What: Oil stocks went on a wild ride in July after crude crashed 15% for the month. Drillers with balance-sheet challenges were the hardest hit by crude's slide, with Oasis Petroleum (NYSE:OAS), California Resources (NYSE:CRC), Denbury Resources (NYSE:DNR), EP Energy (NYSE:EPE), and Baytex Energy (NYSE:BTE) all slumping more than 20%:
So what: Crude prices crumbled after oil traders got a dose of reality. Not only did supplies start to rebound from recent production outages in Canada and Nigeria, but oil producers in the U.S. began adding back rigs. This renewed fears that the supply overhang was not going to go away anytime soon.
That slump in crude prices was all it took to drive Oasis Petroleum, California Resources, and Denbury Resources down by 20% last month. Traders worried that the drop in crude prices would put further pressure on their balance sheets, which could force these companies to take additional actions to address their financial situations.
California Resources did just that in early August by upsizing its offering to repurchase notes for cash to cut its debt. Meanwhile, analysts at Barclays downgraded Denbury Resources' stock at the beginning of August due to concerns about its balance sheet. Even though the company has reduced its debt by 16% since the end of last year, analysts think its balance sheet still appears stretched, given current oil prices.
Meanwhile, an analyst upgrade of EP Energy was not enough to stop its slide in July. Analysts at KLR Group upgraded EP Energy and several of its peers to buy ahead of their second-quarter earnings reports. While EP Energy would go on to report solid second-quarter results in early August, the renewed weakness in oil prices is forcing the company to focus on its balance sheet by using its excess cash flow to buy back debt.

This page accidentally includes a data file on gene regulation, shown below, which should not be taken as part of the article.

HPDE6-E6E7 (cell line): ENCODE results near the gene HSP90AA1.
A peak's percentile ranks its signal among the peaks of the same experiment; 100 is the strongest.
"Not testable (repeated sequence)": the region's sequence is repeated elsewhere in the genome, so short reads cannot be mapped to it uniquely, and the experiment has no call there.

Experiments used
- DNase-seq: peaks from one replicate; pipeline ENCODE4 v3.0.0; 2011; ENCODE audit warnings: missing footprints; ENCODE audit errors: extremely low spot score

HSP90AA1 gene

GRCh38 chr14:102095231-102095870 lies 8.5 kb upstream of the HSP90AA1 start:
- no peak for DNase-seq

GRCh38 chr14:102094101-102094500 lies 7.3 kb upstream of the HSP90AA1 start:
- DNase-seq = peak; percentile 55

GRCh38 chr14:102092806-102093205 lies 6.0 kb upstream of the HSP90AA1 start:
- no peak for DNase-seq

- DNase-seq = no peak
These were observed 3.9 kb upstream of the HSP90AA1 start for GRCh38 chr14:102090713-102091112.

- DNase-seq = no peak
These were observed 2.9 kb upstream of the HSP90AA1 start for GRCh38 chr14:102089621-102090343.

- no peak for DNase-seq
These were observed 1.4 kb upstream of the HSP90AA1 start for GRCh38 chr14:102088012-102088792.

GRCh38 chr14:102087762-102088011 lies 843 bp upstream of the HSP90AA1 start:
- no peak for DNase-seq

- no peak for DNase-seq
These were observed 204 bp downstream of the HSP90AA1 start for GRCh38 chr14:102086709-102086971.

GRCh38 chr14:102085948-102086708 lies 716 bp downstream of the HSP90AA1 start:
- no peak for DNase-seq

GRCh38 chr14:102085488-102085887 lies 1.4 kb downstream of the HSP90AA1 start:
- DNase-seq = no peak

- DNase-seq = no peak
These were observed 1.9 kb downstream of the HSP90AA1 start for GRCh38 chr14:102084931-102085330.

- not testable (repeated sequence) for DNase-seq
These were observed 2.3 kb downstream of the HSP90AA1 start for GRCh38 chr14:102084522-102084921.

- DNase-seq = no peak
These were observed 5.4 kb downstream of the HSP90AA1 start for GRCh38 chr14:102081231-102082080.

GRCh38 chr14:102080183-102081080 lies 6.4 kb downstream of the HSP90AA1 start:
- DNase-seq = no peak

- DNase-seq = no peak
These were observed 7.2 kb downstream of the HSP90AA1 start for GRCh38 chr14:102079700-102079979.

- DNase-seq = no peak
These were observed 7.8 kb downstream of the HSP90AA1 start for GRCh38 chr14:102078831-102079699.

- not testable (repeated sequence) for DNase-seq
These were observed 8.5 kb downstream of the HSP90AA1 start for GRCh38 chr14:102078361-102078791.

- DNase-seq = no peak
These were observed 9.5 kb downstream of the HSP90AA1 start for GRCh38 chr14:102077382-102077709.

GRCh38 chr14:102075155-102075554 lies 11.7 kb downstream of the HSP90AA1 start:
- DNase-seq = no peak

Finally, Baytex Energy's decent second-quarter results were not enough to stop its slide in July. Unsurprisingly, Baytex Energy's balance sheet was the focus of that report, with the company diverting all of its excess cash to repay debt during the quarter. It was only able to reduce debt by $39 million, which is pocket change compared to its $1.9 billion in net debt. That led the company to make additional announcements to speed debt repayment, including entering into agreements to sell non-core assets, while also cutting its capex budget by 13%
Now what: After riding high for several months, crude oil prices came back to earth in June, taking several oil stocks with it. That's because crude's slide reignited balance-sheet worries across the industry, which is forcing producers to take additional actions to cut debt. Investors can expect these concerns to continue to plague oil stocks until the market is back on solid ground.